Walmart for years has been critics’ favorite target for everything from its employment practices to the global sourcing of consumer products. Advocates have described the retail giant as everything from a corporate bully to a global deforester. Now along with other retailers, Walmart has endured its share of struggles the past few quarters, and plenty of the Arkansas-based chain’s naysayers are indulging in Schadenfreude.
But like any smart business, Walmart is responding to changing market conditions and is spearheading all kinds of changes in its business operations. Sustainability has been a central to the company’s shift in strategy, and Walmart has made commitments from zero waste to a focus on climate change. Now agriculture is in Walmart’s crosshairs: the USA’s largest purveyor of groceries has launched new sustainable agriculture goals.
Walmart’s new sustainable agriculture policy has three major initiatives: supporting farmers and their communities, food production that consumes fewer resources and creates less waste, and more conscientious sourcing of key agriculture products.
First, Walmart will sign agreements with more small- and medium-sized farms. The company will fund training programs centered on crop selection and sustainable farming practices for up to one million farmers. At least US$1 billion worth of goods sold at its stores will come from these smaller operations, while increasing the incomes of these farmers by 10% to 15%.
Next, the company that taught much of the world about how a lean supply chain drives success will apply those lessons to its food vendors. Walmart will launch a Sustainable Produce Assessment for its top food producers next year. To that end, Walmart will also invest US$1 billion to revamp its global supply chain over the next five years. In five years, all of its stores should see a reduction in waste by up to 15%.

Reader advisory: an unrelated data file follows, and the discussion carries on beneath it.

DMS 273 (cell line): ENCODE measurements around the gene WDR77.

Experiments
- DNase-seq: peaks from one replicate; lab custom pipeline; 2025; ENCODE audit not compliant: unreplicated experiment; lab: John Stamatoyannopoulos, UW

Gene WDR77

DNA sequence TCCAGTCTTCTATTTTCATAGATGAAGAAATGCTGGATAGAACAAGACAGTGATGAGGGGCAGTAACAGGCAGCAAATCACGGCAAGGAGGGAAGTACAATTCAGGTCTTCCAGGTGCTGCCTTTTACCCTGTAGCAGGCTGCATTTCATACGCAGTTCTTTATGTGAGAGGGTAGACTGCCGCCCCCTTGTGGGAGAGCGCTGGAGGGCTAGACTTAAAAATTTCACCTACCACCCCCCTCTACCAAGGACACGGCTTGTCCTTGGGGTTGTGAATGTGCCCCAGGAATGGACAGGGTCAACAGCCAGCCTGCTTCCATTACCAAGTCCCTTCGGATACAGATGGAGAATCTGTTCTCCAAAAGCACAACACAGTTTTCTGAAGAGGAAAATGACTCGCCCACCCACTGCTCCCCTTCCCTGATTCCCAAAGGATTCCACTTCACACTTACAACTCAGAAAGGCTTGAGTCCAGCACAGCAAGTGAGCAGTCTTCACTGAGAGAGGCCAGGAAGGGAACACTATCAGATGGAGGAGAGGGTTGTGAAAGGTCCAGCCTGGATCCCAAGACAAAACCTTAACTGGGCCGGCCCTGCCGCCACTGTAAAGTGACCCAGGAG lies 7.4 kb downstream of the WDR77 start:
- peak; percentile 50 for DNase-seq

Finally, Walmart is addressing the criticism levied against it by advocates who claim that careless sourcing of palm oil and beef has had a devastating impact on the planet. By 2015, all palm oil sold at its stores must be produced responsibly. That same year, Walmart-Brazil’s policy of declining the sale of beef sold from the Amazon and other regions that have been deforested will expand worldwide.
Whether these initiatives will satisfy advocates who have long been vocal about Walmart’s business practices remains to be seen. As they say, the devil is in the details, and some may say Walmart’s changes are neither far reaching or fast enough. Nevertheless, these policies are a promising step: and if the company’s competitors follow, the net effects can only be for the better. It’s a big tactical change from a company that has a history of growth by squeezing every last cent out of its suppliers. But Walmart’s rise the last 35 years was also because of its embrace of information technology—and if that same technology can help drive change, we are all better off.